AACF: Lending a Hand to the Auto Care Industry

Jan. 4, 2024
The Automotive Aftermarket Charitable Foundation helps those in the auto care industry who are struggling.

For many in the auto care industry, their careers have grown from passion and dedication into lasting success, but life events–such as illnesses and natural disasters–can destroy years’ worth of work in only a fraction of the time it took to build.

Many in the industry have found themselves in this situation, and it can affect not only them but families and local communities as well.

In a time when talent is needed in the aftermarket field more than ever, Automotive Aftermarket Charitable Foundation (AACF) Executive Director Joel Ayres wants to reach as many people as possible to help those in need recover from tragedy and to empower the industry.

Helping Families and Communities

From an individual technician struggling with illness to a family-owned shop ravaged by a natural disaster, AACF handles a broad range of situations and issues, each with its own solution.

The main requirement to qualify for help from AACF is that an individual must be employed with an aftermarket business for at least a year or have worked three continuous years for various aftermarket businesses.

In the case of natural disasters, AACF can provide those in the industry with food, shelter, and other necessities needed until they can get back on their feet.

“After the hurricanes and the floods in Texas, Louisiana, and Florida, we had people that were sleeping in their car, their business was wiped out, their homes were wiped out, and they lost everything,” Ayres recounts. “So, we were able to–in that case–able to get some of those people into hotels.”

Oftentimes, it is not the individual themselves receiving the help, but their family members.

Having a background working with children’s charities, the cases involving kids have been especially memorable for Ayres. In the past, the organization has given support to children of those in the industry, such as providing a service dog for an autistic child who kept escaping from home or supplying funds for parents to enjoy the time they have left with their severely ill child.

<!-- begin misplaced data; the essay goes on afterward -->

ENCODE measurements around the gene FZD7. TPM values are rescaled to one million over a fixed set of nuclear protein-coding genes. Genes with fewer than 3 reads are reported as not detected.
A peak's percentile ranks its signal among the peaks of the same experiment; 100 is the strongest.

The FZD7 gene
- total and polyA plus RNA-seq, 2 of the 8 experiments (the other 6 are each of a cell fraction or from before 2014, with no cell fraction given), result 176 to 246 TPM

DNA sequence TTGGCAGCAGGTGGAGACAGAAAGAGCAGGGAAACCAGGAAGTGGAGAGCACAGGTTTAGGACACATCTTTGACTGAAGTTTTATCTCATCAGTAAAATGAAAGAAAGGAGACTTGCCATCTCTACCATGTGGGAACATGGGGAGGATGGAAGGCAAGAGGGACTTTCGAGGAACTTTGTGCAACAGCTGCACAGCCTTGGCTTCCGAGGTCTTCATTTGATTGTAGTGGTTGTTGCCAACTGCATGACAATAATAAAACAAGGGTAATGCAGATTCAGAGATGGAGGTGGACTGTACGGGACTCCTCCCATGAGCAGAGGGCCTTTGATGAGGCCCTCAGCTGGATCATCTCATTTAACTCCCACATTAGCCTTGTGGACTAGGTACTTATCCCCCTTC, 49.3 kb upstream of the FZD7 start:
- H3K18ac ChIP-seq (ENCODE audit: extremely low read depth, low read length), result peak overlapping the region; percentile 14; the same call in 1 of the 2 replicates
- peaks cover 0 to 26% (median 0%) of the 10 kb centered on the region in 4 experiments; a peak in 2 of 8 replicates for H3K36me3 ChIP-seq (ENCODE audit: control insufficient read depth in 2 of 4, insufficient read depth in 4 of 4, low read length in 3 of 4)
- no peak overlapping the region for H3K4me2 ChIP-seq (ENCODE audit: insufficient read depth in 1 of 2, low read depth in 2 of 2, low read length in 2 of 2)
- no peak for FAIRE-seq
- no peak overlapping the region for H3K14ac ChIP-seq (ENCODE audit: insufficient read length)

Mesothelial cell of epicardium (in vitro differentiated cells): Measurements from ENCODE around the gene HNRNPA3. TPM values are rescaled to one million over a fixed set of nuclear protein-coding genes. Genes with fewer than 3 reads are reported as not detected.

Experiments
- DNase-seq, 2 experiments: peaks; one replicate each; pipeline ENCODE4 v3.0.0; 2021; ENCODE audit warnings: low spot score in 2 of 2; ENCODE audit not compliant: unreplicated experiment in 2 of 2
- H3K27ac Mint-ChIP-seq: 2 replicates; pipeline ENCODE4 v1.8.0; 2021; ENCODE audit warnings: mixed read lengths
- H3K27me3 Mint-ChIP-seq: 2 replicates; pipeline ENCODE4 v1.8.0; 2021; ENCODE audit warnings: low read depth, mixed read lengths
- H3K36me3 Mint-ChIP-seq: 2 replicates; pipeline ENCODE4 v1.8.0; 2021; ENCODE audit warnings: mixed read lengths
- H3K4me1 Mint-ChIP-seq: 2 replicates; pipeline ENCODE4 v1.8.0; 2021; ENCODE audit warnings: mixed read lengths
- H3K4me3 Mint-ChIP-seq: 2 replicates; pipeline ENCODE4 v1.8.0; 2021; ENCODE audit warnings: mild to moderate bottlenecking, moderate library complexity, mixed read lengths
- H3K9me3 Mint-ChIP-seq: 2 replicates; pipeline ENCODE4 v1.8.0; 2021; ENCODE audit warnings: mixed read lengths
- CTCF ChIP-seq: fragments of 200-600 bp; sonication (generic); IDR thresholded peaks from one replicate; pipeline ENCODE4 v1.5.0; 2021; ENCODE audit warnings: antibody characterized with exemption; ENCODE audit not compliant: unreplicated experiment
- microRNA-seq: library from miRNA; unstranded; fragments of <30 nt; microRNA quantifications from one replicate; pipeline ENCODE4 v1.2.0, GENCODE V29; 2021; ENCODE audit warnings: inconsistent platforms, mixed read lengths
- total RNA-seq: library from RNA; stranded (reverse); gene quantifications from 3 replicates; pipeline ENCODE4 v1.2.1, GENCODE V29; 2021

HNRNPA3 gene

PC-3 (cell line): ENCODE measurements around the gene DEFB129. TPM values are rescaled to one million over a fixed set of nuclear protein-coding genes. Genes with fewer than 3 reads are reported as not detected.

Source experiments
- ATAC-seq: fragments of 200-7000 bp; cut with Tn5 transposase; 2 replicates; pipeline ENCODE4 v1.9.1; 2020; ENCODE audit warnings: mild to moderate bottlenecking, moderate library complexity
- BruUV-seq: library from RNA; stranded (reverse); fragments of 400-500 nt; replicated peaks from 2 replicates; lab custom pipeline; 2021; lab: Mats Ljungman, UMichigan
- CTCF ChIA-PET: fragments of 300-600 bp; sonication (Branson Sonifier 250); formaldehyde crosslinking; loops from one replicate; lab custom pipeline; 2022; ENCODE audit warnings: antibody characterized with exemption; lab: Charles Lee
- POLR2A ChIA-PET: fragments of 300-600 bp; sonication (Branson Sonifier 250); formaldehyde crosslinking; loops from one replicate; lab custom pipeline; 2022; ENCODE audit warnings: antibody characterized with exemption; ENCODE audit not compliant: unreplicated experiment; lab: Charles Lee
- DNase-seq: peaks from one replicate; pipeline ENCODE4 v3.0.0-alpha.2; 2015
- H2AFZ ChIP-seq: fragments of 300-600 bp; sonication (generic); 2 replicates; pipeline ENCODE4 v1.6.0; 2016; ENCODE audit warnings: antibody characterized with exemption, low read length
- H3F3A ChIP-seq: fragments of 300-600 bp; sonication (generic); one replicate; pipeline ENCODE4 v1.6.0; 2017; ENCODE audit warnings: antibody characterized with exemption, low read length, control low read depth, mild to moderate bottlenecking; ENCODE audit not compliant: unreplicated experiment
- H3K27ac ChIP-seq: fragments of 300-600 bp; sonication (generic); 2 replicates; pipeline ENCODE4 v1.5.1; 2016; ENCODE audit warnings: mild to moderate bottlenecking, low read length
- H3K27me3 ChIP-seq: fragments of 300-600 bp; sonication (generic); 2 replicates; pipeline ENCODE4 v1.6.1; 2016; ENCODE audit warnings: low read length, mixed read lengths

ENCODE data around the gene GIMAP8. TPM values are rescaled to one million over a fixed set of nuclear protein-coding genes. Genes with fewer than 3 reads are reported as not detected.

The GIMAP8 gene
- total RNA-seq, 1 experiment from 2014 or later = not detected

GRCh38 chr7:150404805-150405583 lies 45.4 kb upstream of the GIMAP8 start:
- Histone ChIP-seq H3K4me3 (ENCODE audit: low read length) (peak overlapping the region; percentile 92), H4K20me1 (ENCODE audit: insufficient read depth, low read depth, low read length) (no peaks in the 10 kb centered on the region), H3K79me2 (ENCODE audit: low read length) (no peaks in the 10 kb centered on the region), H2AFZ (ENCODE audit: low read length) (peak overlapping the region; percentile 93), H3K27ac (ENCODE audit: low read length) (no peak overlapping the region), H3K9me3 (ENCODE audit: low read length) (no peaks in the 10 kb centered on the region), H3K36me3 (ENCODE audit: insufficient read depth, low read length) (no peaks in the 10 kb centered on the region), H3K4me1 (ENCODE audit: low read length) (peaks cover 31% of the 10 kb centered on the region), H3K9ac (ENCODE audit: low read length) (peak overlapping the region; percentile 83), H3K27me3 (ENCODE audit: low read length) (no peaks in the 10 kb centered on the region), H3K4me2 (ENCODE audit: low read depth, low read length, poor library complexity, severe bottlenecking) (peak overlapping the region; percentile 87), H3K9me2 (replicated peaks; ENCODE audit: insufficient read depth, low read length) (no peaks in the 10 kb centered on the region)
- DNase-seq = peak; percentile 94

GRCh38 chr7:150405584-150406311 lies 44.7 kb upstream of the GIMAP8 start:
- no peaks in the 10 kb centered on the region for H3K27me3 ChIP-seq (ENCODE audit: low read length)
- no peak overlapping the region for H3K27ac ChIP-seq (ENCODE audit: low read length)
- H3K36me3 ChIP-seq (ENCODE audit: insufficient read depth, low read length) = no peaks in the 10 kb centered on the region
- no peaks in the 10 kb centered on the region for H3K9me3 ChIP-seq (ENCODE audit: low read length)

AACF has always had a focus on helping families in the industry, such as covering bills or funeral expenses for those suffering a recent loss. It’s how the organization first began 63 years ago when the spouse of someone in the industry was struggling with a severe illness.

The couple had spent all their resources and were struggling. Friends and colleagues came together to support the couple by raising money, and before long, the group expanded its support to others in need and established itself as AACF.


The Industry’s Best-Kept Secret 

Since then, not much about AACF’s goals has changed: the organization is here to help anyone in the industry dealing with circumstances beyond their control.

What has changed is its capability to help even more, which is why outreach has been one of its biggest priorities.

AACF’s biggest fundraiser is its golf tournament, held every year the day before SEMA and AAPEX kick-off, and it recently celebrated its 30th anniversary. In its first year, it raised around $5,000. Three decades later, the event sells out each year, hosting over 200 golfers and raising 10 times the amount it did its first year.

The golf fundraiser is only a glimpse of AACF’s growth. In the past 10 years, the organization has donated over $5 million in support to those in the industry and their families and is eager to help more. The problem is that many people are unaware that help is there for them and are unable to find it on their own.

“It was kind of a cruel joke that we were the best-kept secret in the industry. We didn't plan on it being that way,” Ayres says.

Many people who require assistance don’t want to have their struggles made public, which is why AACF has committed to maintaining anonymity unless given explicit permission to share someone’s story. The organization has other ways of promoting the work it does. 

Though AACF has grown tremendously since its inception, it still doesn’t have the resources of bigger groups such as the United Way or Red Cross. It relies on mostly volunteers for outreach, with Ayres himself speaking at the recent Ratchet+Wrench Management Conference to make more in the industry aware of the available help.

There are things shops can do to help promote AACF’s work and help any of its staff who may need help. The organization has a program that supplies shops with promotional materials such as posters and boilerplate messages to be displayed throughout work areas.

Businesses looking to support AACF financially can make donations or can even host fundraising efforts within the company such as matching donation funds made by employees.

When it feels as though everything is lost, it can be difficult to recover from. AACF’s work in lifting those who have been hit by tragedy not only helps them and their families but also makes the industry as a whole stronger when people know that no matter what happens to them, they aren’t alone.

“If I could see anything under my term here, (it) would be that we can increase the number of people we're helping– because that's what we want, that's what we're here for,” Ayres says. “I spent my whole career in sales and marketing. Instead of taking people's money, now I get to give it away. It's a great way to wake up every morning and know that's what you're doing for your job.” 

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